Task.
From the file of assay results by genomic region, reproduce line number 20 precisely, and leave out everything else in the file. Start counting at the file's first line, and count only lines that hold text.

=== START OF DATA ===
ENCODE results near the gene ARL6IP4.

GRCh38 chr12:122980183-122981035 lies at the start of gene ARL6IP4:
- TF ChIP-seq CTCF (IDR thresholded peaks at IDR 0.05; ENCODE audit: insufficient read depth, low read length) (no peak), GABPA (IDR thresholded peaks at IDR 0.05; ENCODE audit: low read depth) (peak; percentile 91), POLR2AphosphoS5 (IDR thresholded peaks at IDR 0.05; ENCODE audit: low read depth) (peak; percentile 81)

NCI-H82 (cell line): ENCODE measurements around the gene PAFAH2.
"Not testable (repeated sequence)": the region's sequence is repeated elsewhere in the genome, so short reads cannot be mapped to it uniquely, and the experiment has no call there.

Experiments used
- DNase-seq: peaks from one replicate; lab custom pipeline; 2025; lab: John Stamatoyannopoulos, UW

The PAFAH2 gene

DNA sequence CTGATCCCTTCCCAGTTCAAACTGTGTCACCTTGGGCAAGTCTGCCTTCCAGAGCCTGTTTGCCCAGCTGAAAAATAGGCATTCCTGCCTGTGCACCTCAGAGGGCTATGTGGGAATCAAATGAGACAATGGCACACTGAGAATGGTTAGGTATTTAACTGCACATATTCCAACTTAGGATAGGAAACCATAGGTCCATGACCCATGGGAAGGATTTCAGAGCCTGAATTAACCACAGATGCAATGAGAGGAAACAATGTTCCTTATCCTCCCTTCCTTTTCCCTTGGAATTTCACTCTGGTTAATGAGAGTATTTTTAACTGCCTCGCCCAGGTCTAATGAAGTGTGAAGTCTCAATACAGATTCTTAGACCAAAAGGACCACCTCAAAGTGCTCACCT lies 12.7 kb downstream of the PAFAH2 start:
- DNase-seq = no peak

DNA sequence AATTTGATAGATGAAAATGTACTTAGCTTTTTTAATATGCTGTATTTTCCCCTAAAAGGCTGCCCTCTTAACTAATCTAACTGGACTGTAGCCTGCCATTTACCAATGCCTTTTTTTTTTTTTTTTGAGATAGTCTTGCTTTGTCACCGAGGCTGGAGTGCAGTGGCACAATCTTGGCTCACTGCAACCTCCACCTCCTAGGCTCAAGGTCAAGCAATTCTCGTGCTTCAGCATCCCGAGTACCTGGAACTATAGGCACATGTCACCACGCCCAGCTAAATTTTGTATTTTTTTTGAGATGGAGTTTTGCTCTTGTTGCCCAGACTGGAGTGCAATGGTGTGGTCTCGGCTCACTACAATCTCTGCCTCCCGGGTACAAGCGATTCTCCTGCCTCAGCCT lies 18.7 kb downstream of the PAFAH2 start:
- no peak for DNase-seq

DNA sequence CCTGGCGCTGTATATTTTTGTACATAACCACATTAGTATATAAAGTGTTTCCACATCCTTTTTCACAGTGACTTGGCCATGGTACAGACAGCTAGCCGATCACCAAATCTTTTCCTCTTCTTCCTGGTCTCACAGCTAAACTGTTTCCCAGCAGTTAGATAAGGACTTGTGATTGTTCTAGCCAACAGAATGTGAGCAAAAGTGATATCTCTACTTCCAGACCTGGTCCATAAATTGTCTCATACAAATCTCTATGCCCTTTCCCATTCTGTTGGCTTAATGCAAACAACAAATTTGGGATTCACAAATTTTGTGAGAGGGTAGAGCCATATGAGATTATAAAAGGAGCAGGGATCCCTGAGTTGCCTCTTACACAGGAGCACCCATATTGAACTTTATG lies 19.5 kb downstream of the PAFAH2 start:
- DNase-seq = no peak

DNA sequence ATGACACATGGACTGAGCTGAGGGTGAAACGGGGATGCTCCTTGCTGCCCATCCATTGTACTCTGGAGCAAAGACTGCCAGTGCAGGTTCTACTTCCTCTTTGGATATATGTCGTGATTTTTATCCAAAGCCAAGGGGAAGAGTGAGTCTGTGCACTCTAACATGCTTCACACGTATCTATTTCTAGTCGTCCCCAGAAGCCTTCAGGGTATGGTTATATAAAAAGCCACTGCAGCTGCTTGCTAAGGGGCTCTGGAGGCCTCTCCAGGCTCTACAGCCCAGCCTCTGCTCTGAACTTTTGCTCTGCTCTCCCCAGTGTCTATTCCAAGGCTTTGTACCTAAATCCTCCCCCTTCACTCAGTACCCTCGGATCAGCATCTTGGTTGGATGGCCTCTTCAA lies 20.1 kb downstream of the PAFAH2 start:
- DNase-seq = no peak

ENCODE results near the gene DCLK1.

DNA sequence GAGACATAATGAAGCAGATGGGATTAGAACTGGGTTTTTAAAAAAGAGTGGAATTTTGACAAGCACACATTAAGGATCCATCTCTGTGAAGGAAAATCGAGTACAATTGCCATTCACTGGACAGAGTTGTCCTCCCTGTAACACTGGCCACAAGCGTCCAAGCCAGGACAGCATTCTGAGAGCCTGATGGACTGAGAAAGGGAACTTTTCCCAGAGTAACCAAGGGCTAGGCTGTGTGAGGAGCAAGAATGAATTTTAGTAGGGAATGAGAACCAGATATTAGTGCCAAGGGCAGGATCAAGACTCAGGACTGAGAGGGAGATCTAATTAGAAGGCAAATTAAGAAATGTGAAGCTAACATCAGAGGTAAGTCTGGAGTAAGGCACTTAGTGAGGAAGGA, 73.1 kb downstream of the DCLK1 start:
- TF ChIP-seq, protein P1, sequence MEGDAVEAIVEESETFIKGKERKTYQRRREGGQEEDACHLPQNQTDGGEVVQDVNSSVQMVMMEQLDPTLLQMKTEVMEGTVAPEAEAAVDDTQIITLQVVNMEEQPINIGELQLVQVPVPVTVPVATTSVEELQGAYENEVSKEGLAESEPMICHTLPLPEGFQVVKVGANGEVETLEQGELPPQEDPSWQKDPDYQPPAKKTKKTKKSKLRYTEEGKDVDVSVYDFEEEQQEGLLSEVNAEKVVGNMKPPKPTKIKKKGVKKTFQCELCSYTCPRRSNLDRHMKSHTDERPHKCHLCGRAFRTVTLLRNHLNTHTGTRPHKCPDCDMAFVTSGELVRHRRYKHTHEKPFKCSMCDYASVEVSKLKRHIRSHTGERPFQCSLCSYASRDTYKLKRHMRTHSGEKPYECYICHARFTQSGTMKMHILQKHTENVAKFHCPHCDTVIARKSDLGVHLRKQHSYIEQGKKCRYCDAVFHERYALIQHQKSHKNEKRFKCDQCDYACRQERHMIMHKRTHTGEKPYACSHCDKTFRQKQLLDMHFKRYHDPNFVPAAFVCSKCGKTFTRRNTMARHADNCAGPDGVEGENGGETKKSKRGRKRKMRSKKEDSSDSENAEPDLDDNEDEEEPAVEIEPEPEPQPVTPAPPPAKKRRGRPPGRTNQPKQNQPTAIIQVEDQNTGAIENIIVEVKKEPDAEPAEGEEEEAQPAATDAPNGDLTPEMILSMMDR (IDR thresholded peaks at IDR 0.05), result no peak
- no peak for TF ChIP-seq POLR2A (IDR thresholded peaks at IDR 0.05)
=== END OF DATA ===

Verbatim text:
- no peak for TF ChIP-seq POLR2A (IDR thresholded peaks at IDR 0.05)